Federalist readers generally, and not unexpectedly, found much to commend in the “Camillus” essays. After reading “The Defence No. I,” Washington wrote to Hamilton on July 29, 1795: “To judge of this work from the first number, which I have seen, I augur well of the performance; & shall expect to see the subject handled in a clear, distinct and satisfactory manner.” The “Camillus” essays were also viewed favorably by such leading Federalists as George Cabot of Massachusetts,16 William Vans Murray of Maryland,17 and William Loughton Smith of South Carolina.18 Fisher Ames, however, thought that at times Hamilton was wasting his own and his readers’ time attacking straw men. On January 18, 1796, Ames wrote to Jeremiah Smith: “I have read two Camilluses on the constitutionality of the treaty;19 so much answer to so little weight of objection is odd. He holds up the ægis against a wooden sword. Jove’s eagle holds his bolts in his talons, and hurls them, not at the Titans, but at sparrows and mice. I despise those objections in which blockheads only are sincere.”20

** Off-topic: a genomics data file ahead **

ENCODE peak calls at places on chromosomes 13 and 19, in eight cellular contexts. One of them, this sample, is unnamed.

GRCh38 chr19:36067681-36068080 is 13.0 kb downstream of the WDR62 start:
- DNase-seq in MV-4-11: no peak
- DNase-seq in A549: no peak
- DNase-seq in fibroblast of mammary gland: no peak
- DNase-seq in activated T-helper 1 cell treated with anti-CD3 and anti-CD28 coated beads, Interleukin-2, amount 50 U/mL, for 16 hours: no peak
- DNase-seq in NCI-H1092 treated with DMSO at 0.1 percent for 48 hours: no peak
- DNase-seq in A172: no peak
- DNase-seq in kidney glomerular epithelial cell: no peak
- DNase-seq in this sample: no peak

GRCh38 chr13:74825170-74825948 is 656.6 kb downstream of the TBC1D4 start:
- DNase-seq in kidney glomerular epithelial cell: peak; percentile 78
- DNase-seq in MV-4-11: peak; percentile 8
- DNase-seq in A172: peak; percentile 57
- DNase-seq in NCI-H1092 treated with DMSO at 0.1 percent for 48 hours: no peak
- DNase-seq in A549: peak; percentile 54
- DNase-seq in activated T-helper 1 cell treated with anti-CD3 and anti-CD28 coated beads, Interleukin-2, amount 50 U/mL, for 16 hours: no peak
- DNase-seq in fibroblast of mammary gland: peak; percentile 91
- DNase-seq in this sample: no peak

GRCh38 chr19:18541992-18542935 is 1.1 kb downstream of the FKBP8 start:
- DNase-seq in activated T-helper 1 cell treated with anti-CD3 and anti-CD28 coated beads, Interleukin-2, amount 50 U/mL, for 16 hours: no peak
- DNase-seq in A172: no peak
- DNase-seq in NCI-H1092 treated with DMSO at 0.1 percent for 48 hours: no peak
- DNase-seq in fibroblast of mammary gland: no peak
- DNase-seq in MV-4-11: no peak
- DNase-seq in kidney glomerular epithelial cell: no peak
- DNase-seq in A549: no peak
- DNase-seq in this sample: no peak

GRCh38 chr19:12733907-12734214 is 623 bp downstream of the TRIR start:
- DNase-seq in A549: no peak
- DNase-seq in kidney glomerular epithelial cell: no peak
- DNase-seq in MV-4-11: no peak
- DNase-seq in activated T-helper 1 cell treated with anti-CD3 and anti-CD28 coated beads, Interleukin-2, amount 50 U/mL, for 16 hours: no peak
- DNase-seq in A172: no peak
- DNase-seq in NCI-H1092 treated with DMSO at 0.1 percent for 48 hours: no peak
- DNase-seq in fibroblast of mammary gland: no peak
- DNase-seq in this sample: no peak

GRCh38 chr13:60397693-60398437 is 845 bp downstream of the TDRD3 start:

Modern biographers have tended to reflect the interest and values—one might even say biases—of their subjects. Irving Brant, Madison’s biographer, has written: “Hamilton’s technique was to defend the inoffensive treaty clauses, ignore the indefensible ones, and picture its opponents as a Jacobin rabble trying to foment a war with Britain. The result of rejection would be disastrous defeat, or, if not war, a total and disgraceful failure to stop the violation of American rights.”21 If one turns to Broadus Mitchell’s biography of Hamilton, it appears that he and Brant were writing about two entirely different sets of essays: “After the Publius (Federalist) papers of seven years before, the Camillus pieces of 1795 in support of Jay’s treaty are Hamilton’s most famous addresses on public policy…. While Camillus argued for a particular action, these papers ranged wide, amounted to an estimate of the political and economic situation in the Western World. When we scan other addresses on Jay’s treaty, pro and con, the well known ones by men of parts, we ask what gave Camillus acknowledged superiority? Camillus was longer by far, was readier to explore principles, was more replete with particulars. Besides these merits, the series spoke an earnest purpose, patriotic rather than partisan. It did not use sarcasm, directed criticism with regret rather than ridicule. It was an exposition more than a debater’s brief, employed fair reason instead of striving for a point. These qualities were the more impressive because the Camillus pieces broke in upon an opposition that was hysterical, superficial, and abusive.”22 Washington’s biographers are only slightly less enthusiastic than Mitchell, for they wrote: “‘Camillus,’ indeed, was distinguished by incisive style, rich citation and a perfectly logical narrative flow. His evaluation of the first ten ‘permanent’ articles of the treaty was masterful. The central theme was danger: opponents of the treaty were blind to the great interrelated hazards it overcame—a British and Indian war in the Northwest and a Spanish and Indian conspiracy in the Southwest, extinction of overseas trade and decline of prosperity in agriculture as well as in manufactures, increased taxation for defences and, finally, civil war in America.”23 Finally, Jefferson’s biographer, while mentioning the “Camillus” essays, does not comment on their quality24—a fact which under the circumstances may well represent the highest form of praise.